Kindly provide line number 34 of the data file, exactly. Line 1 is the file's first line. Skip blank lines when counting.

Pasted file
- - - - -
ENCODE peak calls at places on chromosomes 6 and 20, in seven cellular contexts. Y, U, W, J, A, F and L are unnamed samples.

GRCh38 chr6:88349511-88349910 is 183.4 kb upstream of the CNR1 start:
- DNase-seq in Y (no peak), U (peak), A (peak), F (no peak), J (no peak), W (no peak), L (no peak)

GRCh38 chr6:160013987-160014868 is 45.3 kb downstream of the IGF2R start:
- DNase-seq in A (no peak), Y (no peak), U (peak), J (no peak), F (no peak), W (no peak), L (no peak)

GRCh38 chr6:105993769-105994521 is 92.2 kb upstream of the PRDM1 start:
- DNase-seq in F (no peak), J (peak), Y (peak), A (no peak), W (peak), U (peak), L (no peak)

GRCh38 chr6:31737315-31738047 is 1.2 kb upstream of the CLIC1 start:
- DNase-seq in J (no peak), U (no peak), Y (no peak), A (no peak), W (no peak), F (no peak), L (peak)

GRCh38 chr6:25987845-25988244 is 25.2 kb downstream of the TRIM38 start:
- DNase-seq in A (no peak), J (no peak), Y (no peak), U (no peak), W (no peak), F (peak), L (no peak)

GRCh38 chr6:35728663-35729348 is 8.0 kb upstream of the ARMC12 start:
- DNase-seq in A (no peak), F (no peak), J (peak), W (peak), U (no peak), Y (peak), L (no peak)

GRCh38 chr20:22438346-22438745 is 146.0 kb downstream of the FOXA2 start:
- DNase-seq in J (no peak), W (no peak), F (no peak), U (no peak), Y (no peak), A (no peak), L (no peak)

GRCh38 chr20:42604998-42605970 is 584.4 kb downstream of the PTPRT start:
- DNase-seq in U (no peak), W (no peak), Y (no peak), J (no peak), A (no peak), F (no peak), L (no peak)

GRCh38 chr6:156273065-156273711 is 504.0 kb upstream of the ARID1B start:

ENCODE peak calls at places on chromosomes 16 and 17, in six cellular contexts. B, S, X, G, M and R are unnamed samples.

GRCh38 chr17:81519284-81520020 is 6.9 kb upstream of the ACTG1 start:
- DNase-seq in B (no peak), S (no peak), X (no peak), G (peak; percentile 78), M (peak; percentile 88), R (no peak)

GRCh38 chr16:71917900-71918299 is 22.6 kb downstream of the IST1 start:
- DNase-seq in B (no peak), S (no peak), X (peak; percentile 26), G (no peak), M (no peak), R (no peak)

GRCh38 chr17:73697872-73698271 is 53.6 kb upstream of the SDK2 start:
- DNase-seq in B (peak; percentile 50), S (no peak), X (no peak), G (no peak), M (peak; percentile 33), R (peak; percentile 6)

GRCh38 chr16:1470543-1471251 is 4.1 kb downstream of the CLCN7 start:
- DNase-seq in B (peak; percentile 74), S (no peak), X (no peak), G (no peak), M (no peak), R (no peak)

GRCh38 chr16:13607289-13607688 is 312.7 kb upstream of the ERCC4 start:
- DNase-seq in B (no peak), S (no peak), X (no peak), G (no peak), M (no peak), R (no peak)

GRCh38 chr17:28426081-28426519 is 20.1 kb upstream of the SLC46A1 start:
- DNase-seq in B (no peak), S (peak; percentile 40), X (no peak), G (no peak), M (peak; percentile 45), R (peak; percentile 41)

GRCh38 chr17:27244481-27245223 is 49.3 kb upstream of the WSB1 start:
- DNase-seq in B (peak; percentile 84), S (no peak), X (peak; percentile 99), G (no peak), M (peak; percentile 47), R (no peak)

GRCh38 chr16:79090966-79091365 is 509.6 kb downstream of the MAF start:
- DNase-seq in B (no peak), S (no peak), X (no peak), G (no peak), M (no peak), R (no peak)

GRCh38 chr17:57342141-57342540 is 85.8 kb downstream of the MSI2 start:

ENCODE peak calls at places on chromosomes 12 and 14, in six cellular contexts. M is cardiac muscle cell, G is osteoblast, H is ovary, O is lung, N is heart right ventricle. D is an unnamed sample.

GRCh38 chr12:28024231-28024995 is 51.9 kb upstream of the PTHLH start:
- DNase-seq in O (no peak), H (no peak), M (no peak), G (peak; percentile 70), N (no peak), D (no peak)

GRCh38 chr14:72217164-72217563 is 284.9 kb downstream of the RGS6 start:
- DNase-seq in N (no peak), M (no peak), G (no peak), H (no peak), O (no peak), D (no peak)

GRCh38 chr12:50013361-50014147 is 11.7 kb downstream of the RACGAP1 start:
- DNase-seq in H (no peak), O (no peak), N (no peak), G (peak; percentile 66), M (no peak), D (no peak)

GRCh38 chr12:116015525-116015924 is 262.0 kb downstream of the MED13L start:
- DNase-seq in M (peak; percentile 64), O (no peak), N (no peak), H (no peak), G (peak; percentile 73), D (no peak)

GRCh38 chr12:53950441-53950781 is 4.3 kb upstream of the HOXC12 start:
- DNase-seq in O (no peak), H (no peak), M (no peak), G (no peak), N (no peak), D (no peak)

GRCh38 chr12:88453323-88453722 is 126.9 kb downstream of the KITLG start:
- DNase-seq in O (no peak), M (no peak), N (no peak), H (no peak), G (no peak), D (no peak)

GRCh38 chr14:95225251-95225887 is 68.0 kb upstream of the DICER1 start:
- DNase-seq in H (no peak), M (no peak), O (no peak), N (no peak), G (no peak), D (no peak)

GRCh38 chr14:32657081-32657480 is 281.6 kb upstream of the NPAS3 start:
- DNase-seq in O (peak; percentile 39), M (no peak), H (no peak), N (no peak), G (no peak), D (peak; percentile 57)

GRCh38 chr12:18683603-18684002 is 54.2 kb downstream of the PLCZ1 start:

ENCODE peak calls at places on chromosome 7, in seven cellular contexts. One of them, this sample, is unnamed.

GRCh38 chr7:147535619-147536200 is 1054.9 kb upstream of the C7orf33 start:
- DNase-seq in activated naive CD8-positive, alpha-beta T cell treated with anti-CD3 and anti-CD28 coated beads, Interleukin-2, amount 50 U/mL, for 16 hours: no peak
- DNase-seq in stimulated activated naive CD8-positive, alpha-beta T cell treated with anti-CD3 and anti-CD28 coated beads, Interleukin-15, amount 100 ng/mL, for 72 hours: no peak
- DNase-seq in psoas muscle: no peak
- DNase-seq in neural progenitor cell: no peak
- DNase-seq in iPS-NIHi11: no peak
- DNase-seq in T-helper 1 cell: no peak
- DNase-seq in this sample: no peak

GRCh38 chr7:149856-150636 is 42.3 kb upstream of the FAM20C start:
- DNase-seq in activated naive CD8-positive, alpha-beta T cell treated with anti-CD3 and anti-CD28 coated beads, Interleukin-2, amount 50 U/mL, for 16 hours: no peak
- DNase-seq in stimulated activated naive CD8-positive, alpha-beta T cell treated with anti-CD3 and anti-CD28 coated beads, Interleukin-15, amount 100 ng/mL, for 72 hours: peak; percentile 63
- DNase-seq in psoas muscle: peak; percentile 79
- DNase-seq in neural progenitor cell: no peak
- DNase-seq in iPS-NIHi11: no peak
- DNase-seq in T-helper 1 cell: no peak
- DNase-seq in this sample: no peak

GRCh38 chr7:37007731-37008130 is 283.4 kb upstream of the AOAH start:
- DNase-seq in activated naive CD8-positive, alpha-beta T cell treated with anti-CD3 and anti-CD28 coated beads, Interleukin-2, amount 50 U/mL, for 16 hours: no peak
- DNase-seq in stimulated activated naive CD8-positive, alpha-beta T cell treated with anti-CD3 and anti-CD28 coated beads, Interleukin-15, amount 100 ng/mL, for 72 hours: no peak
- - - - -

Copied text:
GRCh38 chr16:79090966-79091365 is 509.6 kb downstream of the MAF start: